* The IMF concluded its first review of Mali's extended credit facility, welcoming improvements in the country's tax collection and predicting a 5% growth in 2019 and over the medium term.

* Nigeria's central bank intends to license more payment providers in a bid to provide payment services in unbankable communities, Bloomberg reported, citing a speech by Central Bank of Nigeria Governor Godwin Emefiele.

* Nigerian Finance Minister Zainab Ahmed said the government could offer eurobonds as early as the first quarter of 2020, adding that the amount will depend on how much the state raises from concessional lenders such as the African Development Bank, Bloomberg reported.

CENTRAL AND SOUTHERN AFRICA

* The South African rand fell Dec. 3 after the government's statistics department reported that real GDP decreased 0.6% in the third quarter following an upwardly revised 3.2% growth recorded in the previous quarter.

* South African insurer Sanlam Ltd. said its diluted headline earnings per share for the 10 months to Oct. 31 fell 20% year over year, mainly due to a one-off accounting charge of 1.7 billion rand in the first half. Excluding the charge, diluted HEPS would have increased by 2% per share.

* A representative for fired Old Mutual Ltd. CEO Peter Moyo said the South African insurer failed to convince the appeal court on why the previous ruling ordering the reinstatement of Moyo should be thrown out, Fin24 wrote. The Johannesburg High Court has reportedly reserved judgment on the case for 2020.

* South Africa-based African Phoenix Investments Ltd. and Zarclear Holdings Ltd. said their boards of directors agreed in principle to carry out several transactions resulting in the merger of the two companies. Meanwhile, African Phoenix Investments' board declared a capital reduction distribution as a return of contributed tax capital of roughly 599.3 million rand, or 42.00 cents per ordinary share, following the company's assessment that it had funds surplus to its requirements and strategic objectives.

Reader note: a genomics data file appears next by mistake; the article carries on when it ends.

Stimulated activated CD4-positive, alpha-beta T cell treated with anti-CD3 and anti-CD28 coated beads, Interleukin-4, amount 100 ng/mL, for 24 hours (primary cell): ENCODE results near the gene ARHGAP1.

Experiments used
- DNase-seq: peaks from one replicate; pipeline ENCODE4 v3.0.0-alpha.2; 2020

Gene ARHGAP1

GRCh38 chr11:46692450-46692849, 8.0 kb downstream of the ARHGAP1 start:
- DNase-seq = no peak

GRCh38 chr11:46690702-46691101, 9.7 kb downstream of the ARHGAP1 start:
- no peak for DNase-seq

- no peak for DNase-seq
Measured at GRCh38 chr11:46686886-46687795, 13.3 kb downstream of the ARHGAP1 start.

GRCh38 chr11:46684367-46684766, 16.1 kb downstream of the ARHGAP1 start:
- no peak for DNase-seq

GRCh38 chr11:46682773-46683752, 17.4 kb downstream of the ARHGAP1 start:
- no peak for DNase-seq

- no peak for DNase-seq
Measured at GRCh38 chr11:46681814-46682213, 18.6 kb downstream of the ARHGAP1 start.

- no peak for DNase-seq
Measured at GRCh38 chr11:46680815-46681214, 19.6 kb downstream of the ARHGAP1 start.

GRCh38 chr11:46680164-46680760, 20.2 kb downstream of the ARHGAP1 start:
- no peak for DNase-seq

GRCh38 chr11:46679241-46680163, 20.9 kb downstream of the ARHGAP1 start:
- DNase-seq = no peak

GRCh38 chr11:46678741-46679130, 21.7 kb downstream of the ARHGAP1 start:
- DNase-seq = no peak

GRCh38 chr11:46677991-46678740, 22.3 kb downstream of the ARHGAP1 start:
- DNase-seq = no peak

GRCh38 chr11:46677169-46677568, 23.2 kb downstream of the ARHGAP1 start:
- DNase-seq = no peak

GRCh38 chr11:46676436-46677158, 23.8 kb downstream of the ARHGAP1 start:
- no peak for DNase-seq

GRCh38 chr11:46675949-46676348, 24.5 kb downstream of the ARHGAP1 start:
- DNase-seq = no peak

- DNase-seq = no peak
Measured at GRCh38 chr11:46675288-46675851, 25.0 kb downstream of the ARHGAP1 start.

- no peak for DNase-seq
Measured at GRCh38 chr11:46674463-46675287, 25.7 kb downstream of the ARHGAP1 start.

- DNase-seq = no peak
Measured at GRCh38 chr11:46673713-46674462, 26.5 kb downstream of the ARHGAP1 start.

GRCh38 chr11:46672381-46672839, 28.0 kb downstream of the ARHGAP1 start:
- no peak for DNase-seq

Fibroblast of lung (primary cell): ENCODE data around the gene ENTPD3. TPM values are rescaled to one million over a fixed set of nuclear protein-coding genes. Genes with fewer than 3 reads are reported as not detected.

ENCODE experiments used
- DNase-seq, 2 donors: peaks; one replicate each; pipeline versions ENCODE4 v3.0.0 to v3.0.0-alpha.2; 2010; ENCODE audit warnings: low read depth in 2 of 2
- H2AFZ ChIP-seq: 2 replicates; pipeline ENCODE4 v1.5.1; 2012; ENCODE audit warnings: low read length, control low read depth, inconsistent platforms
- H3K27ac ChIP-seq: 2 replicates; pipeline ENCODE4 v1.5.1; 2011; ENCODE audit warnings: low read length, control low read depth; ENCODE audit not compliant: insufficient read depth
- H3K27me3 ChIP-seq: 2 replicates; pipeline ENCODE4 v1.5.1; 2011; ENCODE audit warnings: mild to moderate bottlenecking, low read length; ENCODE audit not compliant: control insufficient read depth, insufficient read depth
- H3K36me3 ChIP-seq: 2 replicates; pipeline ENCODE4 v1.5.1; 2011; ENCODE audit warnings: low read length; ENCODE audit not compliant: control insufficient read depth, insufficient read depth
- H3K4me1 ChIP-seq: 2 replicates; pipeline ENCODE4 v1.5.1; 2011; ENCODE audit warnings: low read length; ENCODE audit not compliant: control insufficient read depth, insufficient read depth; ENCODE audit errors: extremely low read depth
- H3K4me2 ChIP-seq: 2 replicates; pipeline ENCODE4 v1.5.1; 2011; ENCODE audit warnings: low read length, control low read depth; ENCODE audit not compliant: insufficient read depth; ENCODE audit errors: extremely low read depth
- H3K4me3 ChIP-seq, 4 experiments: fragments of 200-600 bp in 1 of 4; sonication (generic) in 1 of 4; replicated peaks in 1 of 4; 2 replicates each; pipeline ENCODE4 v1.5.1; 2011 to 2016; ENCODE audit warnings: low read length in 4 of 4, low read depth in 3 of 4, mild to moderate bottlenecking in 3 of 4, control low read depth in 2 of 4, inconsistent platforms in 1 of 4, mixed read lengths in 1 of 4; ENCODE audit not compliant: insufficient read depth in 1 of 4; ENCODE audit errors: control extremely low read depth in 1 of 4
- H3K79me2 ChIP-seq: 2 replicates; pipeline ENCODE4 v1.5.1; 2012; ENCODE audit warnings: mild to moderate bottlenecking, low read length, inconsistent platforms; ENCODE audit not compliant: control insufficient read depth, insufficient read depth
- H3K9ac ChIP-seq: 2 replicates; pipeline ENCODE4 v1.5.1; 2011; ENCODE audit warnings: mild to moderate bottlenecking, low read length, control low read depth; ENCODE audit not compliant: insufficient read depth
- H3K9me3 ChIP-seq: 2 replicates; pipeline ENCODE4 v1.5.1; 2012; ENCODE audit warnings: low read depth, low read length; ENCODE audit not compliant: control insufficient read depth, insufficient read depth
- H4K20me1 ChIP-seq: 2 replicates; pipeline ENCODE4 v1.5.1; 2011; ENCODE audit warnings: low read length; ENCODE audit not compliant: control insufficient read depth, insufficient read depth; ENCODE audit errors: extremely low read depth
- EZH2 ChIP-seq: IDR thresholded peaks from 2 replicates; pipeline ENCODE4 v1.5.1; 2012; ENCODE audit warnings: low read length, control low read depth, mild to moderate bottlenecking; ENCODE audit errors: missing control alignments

* South African insurer Discovery Ltd. made a number of management changes within some of its units, with Neville Koopowitz, CEO of VitalityHealth and an executive director of Discovery, becoming CEO of the Vitality UK group with immediate effect.

* South Africa-based Vunani Ltd. said the terms of the acquisition of Metropolitan Life Swaziland Ltd. had been met and the deal is now complete.

* The IMF approved the disbursement of $247 million in aid to Angola, following the completion of its second review of the country's economic program. Angola needs to make further amendments to its central bank and financial institutions laws to allow authorities to strengthen bank supervision and resolution, the fund noted.

* The Mozambican government said it will move ahead with cases in which it is suing Swiss bank Credit Suisse Group AG and the CEO of Privinvest Holding SAL in London despite a U.S. jury's acquittal of the Lebanese shipbuilder's sales director, Bloomberg reported.

* Fitch Ratings affirmed Gabon's long- and short-term foreign- and local-currency issuer default ratings at B/B, with stable outlooks on the long-term ratings.

Padraig Belton and Mariana Aldano contributed to this report.

This S&P Global Market Intelligence news article may contain information about credit ratings issued by S&P Global Ratings. Descriptions in this news article were not prepared by S&P Global Ratings.